“He knows Mrs Jellyby,” said Mr Jarndyce. “He is a musical man; an Amateur, but might have been a Professional. He is an Artist, too; an Amateur, but might have been a Professional. He is a man of attainments and of captivating manners. He has been unfortunate in his affairs, and unfortunate in his pursuits, and unfortunate in his family; but he don’t care — he’s a child!”
“Did you imply that he has children of his own, sir?” inquired Richard.
“Yes, Rick! Half-a-dozen. More! Nearer a dozen, I should think. But he has never looked after them. How could he? He wanted somebody to look after him. He is a child, you know!” said Mr Jarndyce.
“And have the children looked after themselves at all, sir?” inquired Richard.
“Why, just as you may suppose,” said Mr Jarndyce: his countenance suddenly falling. “It is said that the children of the very poor are not brought up, but dragged up. Harold Skimpole’s children have tumbled up somehow or other. — The wind’s getting round again, I am afraid. I feel it rather!”
Richard observed that the situation was exposed on a sharp night.
“It is exposed,” said Mr Jarndyce. “No doubt that’s the cause. Bleak House has an exposed sound. But you are coming my way. Come along!”
Our luggage having arrived, and being all at hand, I was dressed in a few minutes, and engaged in putting my worldly goods away, when a maid (not the one in attendance upon Ada, but another, whom I had not seen) brought a basket into my room, with two bunches of keys in it, all labelled.
“For you, miss, if you please,” said she.
“For me?” said I.
“The housekeeping keys, miss.”
I showed my surprise; for she added, with some little surprise on her own part, “I was told to bring them as soon as you was alone, miss. Miss Summerson, if I don’t deceive myself?”
“Yes,” said I. “That is my name.”
“The large bunch is the housekeeping, and the little bunch is the cellars, miss. Any time you was pleased to appoint to-morrow morning, I was to show you the presses and things they belong to.”
I said I would be ready at half-past six; and, after she was gone, stood looking at the basket, quite lost in the magnitude of my trust. Ada found me thus; and had such a delightful confidence in me when I showed her the keys, and told her about them, that it would have been insensibility and ingratitude not to feel encouraged. I knew, to be sure, that it was the dear girl’s kindness, but I liked to be so pleasantly cheated.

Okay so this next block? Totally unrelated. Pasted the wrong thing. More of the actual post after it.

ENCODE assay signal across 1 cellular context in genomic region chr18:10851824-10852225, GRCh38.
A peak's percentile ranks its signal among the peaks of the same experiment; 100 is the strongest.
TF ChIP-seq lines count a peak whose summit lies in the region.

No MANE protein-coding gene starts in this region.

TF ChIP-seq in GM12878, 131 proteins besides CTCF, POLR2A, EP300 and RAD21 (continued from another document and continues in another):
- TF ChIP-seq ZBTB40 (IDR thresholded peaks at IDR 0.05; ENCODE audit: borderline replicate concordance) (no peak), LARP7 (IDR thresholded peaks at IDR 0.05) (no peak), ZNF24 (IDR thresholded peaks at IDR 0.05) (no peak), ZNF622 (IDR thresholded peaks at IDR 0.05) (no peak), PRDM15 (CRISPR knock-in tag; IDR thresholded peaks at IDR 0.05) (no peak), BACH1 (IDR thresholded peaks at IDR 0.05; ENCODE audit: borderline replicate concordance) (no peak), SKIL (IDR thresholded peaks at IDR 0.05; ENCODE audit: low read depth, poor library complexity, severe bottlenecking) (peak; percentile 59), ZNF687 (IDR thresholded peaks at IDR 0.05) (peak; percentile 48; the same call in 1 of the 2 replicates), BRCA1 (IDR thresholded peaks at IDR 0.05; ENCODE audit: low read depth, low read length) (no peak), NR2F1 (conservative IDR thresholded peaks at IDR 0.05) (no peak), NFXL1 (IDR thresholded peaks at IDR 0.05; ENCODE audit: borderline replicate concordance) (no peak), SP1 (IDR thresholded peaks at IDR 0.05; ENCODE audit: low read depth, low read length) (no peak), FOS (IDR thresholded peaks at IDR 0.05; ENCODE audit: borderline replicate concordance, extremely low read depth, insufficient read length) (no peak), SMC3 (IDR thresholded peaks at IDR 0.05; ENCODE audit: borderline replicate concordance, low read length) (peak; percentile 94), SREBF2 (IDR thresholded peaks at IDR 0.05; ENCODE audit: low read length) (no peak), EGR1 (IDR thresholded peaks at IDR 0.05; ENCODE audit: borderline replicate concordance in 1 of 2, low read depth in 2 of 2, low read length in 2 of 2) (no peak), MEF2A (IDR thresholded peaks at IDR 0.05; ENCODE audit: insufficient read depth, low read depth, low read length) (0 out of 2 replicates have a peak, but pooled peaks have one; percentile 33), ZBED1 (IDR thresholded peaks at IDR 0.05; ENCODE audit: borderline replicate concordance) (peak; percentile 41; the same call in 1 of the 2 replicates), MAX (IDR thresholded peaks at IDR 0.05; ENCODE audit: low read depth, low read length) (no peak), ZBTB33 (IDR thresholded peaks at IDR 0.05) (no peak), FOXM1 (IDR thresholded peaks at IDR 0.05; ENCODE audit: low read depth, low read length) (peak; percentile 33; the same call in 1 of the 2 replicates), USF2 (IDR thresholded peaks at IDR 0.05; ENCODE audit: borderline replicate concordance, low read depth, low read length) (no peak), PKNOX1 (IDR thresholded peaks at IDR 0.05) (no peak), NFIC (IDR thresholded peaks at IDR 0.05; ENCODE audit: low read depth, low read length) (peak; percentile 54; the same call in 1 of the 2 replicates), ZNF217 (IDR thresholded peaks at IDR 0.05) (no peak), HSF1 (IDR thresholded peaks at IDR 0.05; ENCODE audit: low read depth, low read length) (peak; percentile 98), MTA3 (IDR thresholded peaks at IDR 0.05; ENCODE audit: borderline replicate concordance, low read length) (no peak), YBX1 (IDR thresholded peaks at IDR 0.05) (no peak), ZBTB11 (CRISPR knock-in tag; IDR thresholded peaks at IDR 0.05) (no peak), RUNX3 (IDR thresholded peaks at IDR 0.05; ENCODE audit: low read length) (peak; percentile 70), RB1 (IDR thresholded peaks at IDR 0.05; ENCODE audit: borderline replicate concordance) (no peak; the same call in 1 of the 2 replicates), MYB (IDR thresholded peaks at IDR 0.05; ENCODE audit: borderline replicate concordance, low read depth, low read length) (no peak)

When we went down-stairs, we were presented to Mr Skimpole, who was standing before the fire, telling Richard how fond he used to be, in his school-time, of football. He was a little bright creature, with a rather large head; but a delicate face, and a sweet voice, and there was a perfect charm in him. All he said was so free from effort and spontaneous, and was said with such a captivating gaiety, that it was fascinating to hear him talk. Being of a more slender figure than Mr Jarndyce, and having a richer complexion, with browner hair, he looked younger. Indeed, he had more the appearance, in all respects, of a damaged young man, than a well-preserved elderly one. There was an easy negligence in his manner, and even in his dress (his hair carelessly disposed, and his neckkerchief loose and flowing, as I have seen artists paint their own portraits), which I could not separate from the idea of a romantic youth who had undergone some unique process of depreciation. It struck me as being not at all like the manner or appearance of a man who had advanced in life, by the usual road of years, cares, and experiences.
I gathered from the conversation, that Mr Skimpole had been educated for the medical profession, and had once lived, in his professional capacity, in the household of a German prince. He told us, however, that as he had always been a mere child in point of weights and measures, and had never known anything about them (except that they disgusted him), he had never been able to prescribe with the requisite accuracy of detail. In fact, he said, he had no head for detail. And he told us, with great humour, that when he was wanted to bleed the prince or physic any of his people, he was generally found lying on his back in bed, reading the newspapers or making fancy-sketches in pencil, and couldn’t come. The prince, at last, objecting to this, “in which,” said Mr Skimpole, in the frankest manner, “he was perfectly right,” the engagement terminated; and Mr Skimpole having (as he added with delightful gaiety) “nothing to live upon but love, fell in love, and married, and surrounded himself with rosy cheeks.” His good friend Jarndyce and some other of his good friends then helped him, in quicker or slower succession, to several openings in life; but to no purpose, for he must confess to two of the oldest infirmities in the world: one was, that he had no idea of time; the other, that he had no idea of money. In consequence of which, he never kept an appointment, never could transact any business, and never knew the value of anything! Well! So he had got on in life, and here he was! He was very fond of reading the papers, very fond of making fancy-sketches with a pencil, very fond of nature, very fond of art. All he asked of society was to let him live. That wasn’t much. His wants were few. Give him the papers, conversation, music, mutton, coffee, landscape, fruit in the season, a few sheets of Bristol-board, and a little claret, and he asked no more. He was a mere child in the world, but he didn’t cry for the moon. He said to the world, “Go your several ways in peace! Wear red coats, blue coats, lawn-sleeves, put pens behind your ears, wear aprons, go after glory, holiness, commerce, trade, any object you prefer; only — let Harold Skimpole live!”